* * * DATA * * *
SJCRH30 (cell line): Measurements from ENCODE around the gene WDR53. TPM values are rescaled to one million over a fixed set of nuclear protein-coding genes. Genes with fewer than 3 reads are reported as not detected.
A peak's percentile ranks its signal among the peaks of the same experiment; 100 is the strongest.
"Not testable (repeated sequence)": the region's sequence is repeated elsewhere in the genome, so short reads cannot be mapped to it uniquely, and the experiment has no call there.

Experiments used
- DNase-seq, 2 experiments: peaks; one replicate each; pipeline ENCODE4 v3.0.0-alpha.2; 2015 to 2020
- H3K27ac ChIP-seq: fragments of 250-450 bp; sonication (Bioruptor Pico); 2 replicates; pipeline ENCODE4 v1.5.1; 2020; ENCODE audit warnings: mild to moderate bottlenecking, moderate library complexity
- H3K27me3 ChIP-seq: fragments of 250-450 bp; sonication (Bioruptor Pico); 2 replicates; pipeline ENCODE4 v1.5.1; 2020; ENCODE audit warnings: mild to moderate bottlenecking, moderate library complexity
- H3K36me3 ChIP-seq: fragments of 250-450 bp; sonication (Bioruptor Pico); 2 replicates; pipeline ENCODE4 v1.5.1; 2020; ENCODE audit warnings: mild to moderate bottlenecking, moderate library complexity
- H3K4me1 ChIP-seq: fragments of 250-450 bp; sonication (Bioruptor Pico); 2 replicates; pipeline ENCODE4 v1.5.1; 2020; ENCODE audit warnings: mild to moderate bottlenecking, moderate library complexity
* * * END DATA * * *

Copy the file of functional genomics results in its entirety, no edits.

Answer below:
SJCRH30 (cell line): Measurements from ENCODE around the gene WDR53. TPM values are rescaled to one million over a fixed set of nuclear protein-coding genes. Genes with fewer than 3 reads are reported as not detected.
A peak's percentile ranks its signal among the peaks of the same experiment; 100 is the strongest.
"Not testable (repeated sequence)": the region's sequence is repeated elsewhere in the genome, so short reads cannot be mapped to it uniquely, and the experiment has no call there.

Experiments used
- DNase-seq, 2 experiments: peaks; one replicate each; pipeline ENCODE4 v3.0.0-alpha.2; 2015 to 2020
- H3K27ac ChIP-seq: fragments of 250-450 bp; sonication (Bioruptor Pico); 2 replicates; pipeline ENCODE4 v1.5.1; 2020; ENCODE audit warnings: mild to moderate bottlenecking, moderate library complexity
- H3K27me3 ChIP-seq: fragments of 250-450 bp; sonication (Bioruptor Pico); 2 replicates; pipeline ENCODE4 v1.5.1; 2020; ENCODE audit warnings: mild to moderate bottlenecking, moderate library complexity
- H3K36me3 ChIP-seq: fragments of 250-450 bp; sonication (Bioruptor Pico); 2 replicates; pipeline ENCODE4 v1.5.1; 2020; ENCODE audit warnings: mild to moderate bottlenecking, moderate library complexity
- H3K4me1 ChIP-seq: fragments of 250-450 bp; sonication (Bioruptor Pico); 2 replicates; pipeline ENCODE4 v1.5.1; 2020; ENCODE audit warnings: mild to moderate bottlenecking, moderate library complexity